Note: This is second of a two-part series.

We have this notion that our parents were born as adults.  Frequently, people believe their parents were in charge of themselves when they had children, that their parents knew what they were doing—and that however they behaved around their children, they did so intentionally.  If you harbor resentful, negative or angry emotions about your parents today, it’s important to resolve those feelings, even if your parents are dead.  If you don’t, you will find those emotions seeping into your intimate romantic relationships, and they will inhibit or block your ability to love and be loved.

To resolve resentment you have with your parents, and to make peace with your past, here are some suggestions:  On paper, answer the following questions.  Use as many answers to each question as you can:

  • You (Mom or Dad) often gave me the feeling that I …
  • When you touched or held me, I felt …
  • You gave me the sense that my body was …
  • You gave me the sense that sex was …
  • You gave me the view that men are …
  • You gave me the view that women are …
  • You gave me the view that love is …
  • What I wanted from you growing up that I didn’t get was …
  • One of the ways I am still trying to win your approval is …
  • Growing up, it hurt me when …
  • My childhood has affected my trust of others by…
  • My childhood has influenced my ability to be in an intimate relationship by…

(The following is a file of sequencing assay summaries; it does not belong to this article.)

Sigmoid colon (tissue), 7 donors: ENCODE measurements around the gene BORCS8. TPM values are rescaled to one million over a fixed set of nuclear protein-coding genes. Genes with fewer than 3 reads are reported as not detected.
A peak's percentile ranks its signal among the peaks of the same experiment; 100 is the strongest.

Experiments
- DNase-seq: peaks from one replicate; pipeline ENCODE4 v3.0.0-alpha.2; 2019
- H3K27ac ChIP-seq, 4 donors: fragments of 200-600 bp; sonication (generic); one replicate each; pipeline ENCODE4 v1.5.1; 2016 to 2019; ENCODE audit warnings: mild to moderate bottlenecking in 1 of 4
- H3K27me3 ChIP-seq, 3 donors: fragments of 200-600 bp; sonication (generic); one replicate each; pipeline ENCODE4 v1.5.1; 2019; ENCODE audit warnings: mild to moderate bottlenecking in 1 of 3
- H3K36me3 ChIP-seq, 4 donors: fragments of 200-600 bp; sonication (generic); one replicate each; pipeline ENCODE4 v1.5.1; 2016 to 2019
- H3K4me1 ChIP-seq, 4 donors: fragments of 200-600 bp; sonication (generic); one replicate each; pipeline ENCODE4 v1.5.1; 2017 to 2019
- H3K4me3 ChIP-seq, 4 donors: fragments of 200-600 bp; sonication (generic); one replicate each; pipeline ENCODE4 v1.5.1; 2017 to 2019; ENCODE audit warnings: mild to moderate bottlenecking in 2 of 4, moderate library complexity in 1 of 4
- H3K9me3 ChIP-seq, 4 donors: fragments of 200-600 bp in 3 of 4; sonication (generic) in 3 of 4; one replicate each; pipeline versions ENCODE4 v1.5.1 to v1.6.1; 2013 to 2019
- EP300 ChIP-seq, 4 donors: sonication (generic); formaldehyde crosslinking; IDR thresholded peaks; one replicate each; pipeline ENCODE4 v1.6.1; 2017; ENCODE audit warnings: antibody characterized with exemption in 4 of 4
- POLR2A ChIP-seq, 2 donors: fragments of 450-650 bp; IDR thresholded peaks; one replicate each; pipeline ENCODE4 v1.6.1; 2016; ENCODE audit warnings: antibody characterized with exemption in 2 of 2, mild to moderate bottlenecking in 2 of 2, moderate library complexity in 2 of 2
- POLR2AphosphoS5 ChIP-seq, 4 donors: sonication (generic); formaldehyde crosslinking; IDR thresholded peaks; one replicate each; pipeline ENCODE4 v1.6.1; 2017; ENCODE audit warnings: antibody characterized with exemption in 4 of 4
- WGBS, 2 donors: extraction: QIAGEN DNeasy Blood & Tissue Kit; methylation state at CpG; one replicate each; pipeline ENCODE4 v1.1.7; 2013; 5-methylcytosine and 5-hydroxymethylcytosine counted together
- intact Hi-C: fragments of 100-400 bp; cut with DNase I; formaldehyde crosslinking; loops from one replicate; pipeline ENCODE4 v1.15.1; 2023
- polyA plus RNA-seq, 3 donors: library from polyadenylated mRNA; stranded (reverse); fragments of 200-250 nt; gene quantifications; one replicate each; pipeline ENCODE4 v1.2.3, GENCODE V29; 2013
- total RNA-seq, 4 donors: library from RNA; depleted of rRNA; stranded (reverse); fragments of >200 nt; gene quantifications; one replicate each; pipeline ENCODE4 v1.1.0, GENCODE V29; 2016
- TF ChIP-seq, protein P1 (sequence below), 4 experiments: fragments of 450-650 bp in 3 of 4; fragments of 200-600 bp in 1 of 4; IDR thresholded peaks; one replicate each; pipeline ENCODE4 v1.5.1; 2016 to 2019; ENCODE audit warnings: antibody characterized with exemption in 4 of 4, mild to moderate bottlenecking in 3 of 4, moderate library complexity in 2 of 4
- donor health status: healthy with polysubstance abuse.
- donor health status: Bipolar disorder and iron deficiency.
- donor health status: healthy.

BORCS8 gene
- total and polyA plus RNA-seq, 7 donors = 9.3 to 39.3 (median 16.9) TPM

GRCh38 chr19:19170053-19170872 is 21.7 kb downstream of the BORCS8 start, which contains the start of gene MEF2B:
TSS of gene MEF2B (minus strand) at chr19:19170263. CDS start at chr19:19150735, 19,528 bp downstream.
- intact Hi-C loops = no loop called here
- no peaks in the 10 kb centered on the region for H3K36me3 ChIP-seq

• You speak through my voice when I tell myself…
  • When I think of some of the ways you’ve influenced my self-concept…
  • When I contemplate your impact on my life and development …
  • If it ever turns out that I don’t need your approval …
  • One of things I would like to be valued and appreciated for is …
  • The ways I would like our relationship to change are …
  • If I had the power to go back to my childhood, I would…
  • I feel sad that …
  • What I’ve been wanting from you all these years is …
  • What I’d like from you now is …

If your parents are alive, ask them what they would have done differently as a parent if they had it to do all over again.  What mistakes do they think they made as parents?

What are they proud of about themselves as parents?

Deciding to forgive your parents means you are choosing to take charge of the relationship—and you are accepting the responsibility for starting the healing process between you and them.  In order to do this, you may have to give up your anger, your resentment, your need to blame and your need to punish them.

We don’t know it when we’re young, but our parent’s neglect, abuse, inattention, disapproval, shaming behavior and lack of affection is not about us.  It’s about them not knowing how to love—and how to parent wisely and effectively.  But letting go of the past—and the resentment you feel—is not primarily for them, but for you.  It’s for your moment-to-moment aliveness, and for your ability to love and to be loved.

Some of these questions were adapted from Nathaniel Branden’s book If You Could Hear What I Cannot Say (Bantam Books).

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